We had a great walk in Herrontown Woods a week ago. The abundant snow brightened the scene, and there were lots of bright questions, including why the common names for trees are as they are. Why are oaks called red or white or black? And why is there a dog in dogwood? In the midst of a towering forest, sometimes the simplest questions can leave a walk leader stumped. Even my assertion that the trunk of a musclewood tree looks muscular was received with considerable skepticism by a charming young girl named Meadow, who wanted most of all to head off-trail and climb some of the boulders beckoning as we headed up into the Princeton ridge. Not a bad idea, that, but we ended up staying on trail and more or less on topic, discussing the ways to know a tree by its bark, or craning our necks to see last year's blossoms on the soaring tulip poplars. (Note: For some interesting cultural history of dogwood, and speculations on the origins of its name, click here.)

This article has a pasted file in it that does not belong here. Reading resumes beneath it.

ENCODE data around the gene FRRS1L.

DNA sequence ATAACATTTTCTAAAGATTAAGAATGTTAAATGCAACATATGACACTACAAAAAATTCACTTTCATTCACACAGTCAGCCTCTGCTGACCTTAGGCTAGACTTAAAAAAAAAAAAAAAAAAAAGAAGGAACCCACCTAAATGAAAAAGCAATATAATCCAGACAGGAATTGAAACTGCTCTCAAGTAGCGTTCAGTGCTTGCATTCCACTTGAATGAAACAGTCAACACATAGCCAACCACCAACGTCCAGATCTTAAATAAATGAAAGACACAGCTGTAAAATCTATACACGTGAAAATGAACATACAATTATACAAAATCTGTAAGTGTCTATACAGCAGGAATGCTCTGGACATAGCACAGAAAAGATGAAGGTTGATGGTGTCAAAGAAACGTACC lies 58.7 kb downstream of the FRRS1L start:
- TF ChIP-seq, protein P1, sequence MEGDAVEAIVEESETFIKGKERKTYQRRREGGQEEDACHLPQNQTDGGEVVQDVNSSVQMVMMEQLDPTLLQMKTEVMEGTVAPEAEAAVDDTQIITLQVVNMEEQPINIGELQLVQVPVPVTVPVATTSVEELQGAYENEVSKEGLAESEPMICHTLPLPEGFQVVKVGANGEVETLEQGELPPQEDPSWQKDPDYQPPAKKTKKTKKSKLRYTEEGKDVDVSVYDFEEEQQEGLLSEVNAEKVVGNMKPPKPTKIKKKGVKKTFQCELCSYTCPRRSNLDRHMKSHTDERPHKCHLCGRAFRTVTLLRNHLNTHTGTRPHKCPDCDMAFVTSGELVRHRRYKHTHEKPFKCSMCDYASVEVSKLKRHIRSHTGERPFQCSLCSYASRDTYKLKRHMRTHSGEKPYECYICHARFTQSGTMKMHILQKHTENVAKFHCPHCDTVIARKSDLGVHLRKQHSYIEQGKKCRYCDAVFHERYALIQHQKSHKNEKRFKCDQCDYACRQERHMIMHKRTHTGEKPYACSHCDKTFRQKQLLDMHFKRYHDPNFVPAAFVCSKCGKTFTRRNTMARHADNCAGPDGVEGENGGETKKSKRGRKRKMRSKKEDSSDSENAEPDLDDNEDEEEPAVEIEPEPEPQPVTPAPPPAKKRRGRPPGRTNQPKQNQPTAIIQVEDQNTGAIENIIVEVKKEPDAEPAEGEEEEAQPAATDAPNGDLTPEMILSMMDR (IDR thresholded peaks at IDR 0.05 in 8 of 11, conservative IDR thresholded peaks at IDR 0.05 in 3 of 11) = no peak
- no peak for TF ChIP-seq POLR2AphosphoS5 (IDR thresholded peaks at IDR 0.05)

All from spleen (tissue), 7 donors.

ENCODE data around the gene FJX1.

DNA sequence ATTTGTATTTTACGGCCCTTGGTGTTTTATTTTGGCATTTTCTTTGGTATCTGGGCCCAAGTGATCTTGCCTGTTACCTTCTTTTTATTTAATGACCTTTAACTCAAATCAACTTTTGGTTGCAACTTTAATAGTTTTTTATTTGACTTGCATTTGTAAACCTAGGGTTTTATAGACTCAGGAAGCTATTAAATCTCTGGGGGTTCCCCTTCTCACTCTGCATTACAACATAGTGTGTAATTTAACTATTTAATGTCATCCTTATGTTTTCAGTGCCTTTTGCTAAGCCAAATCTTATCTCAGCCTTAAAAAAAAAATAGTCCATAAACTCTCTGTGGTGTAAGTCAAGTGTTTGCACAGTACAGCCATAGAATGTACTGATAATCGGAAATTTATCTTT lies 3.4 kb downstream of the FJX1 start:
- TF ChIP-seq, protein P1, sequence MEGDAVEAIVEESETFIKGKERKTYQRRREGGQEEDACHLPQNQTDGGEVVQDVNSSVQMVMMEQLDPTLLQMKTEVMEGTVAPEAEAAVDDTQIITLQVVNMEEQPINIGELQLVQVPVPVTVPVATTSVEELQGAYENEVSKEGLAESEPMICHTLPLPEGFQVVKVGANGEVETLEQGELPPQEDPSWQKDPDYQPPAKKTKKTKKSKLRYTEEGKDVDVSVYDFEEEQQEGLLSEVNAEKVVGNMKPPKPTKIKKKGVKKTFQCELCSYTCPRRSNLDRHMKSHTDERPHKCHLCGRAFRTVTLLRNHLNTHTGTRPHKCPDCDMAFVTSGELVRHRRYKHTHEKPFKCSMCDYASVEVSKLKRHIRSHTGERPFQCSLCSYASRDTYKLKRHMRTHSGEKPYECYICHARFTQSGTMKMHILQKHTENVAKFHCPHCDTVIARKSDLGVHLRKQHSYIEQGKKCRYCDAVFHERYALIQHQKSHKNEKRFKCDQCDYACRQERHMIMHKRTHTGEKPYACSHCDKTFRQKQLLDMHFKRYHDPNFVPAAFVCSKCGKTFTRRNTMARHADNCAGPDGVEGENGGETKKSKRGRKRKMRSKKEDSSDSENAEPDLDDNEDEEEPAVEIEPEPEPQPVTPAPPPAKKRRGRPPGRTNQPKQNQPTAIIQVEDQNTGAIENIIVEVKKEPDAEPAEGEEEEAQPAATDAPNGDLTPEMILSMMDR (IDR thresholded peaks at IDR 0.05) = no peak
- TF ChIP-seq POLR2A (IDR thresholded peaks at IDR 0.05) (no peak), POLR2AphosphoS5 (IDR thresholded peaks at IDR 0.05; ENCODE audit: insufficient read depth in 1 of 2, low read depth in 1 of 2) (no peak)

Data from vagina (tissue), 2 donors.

One curious sighting was a young tree, perhaps 15 feet tall, whose bark had been stripped clean off from the top all the way down to about our level, where shreds of bark still hung on. The exposed wood was smooth and shiny, as if carefully burnished by someone on stilts. Various theories were put forth: lightning, perhaps, or the rubbings of a wayward giraffe. I doubted it was lightning.
On the way back, we stopped by the Veblen farmstead, where the boarded up home of the famous mathematician still sleeps, dreaming mysterious dreams and waiting for someone to solve the riddle of its future.